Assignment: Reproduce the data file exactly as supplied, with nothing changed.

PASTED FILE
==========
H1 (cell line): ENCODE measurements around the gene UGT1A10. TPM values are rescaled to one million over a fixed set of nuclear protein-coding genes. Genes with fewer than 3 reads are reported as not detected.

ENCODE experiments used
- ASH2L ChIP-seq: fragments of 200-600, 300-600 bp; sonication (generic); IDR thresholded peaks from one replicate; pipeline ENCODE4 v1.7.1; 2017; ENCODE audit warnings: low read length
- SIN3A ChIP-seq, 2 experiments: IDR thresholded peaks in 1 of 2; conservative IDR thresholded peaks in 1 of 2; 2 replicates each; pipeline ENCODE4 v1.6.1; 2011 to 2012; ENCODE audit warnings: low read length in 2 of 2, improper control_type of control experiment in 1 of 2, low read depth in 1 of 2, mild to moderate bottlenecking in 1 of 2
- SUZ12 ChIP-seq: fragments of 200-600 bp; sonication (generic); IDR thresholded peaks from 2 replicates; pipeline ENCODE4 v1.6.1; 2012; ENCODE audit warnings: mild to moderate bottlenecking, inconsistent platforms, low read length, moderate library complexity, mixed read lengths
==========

H1 (cell line): ENCODE measurements around the gene UGT1A10. TPM values are rescaled to one million over a fixed set of nuclear protein-coding genes. Genes with fewer than 3 reads are reported as not detected.

ENCODE experiments used
- ASH2L ChIP-seq: fragments of 200-600, 300-600 bp; sonication (generic); IDR thresholded peaks from one replicate; pipeline ENCODE4 v1.7.1; 2017; ENCODE audit warnings: low read length
- SIN3A ChIP-seq, 2 experiments: IDR thresholded peaks in 1 of 2; conservative IDR thresholded peaks in 1 of 2; 2 replicates each; pipeline ENCODE4 v1.6.1; 2011 to 2012; ENCODE audit warnings: low read length in 2 of 2, improper control_type of control experiment in 1 of 2, low read depth in 1 of 2, mild to moderate bottlenecking in 1 of 2
- SUZ12 ChIP-seq: fragments of 200-600 bp; sonication (generic); IDR thresholded peaks from 2 replicates; pipeline ENCODE4 v1.6.1; 2012; ENCODE audit warnings: mild to moderate bottlenecking, inconsistent platforms, low read length, moderate library complexity, mixed read lengths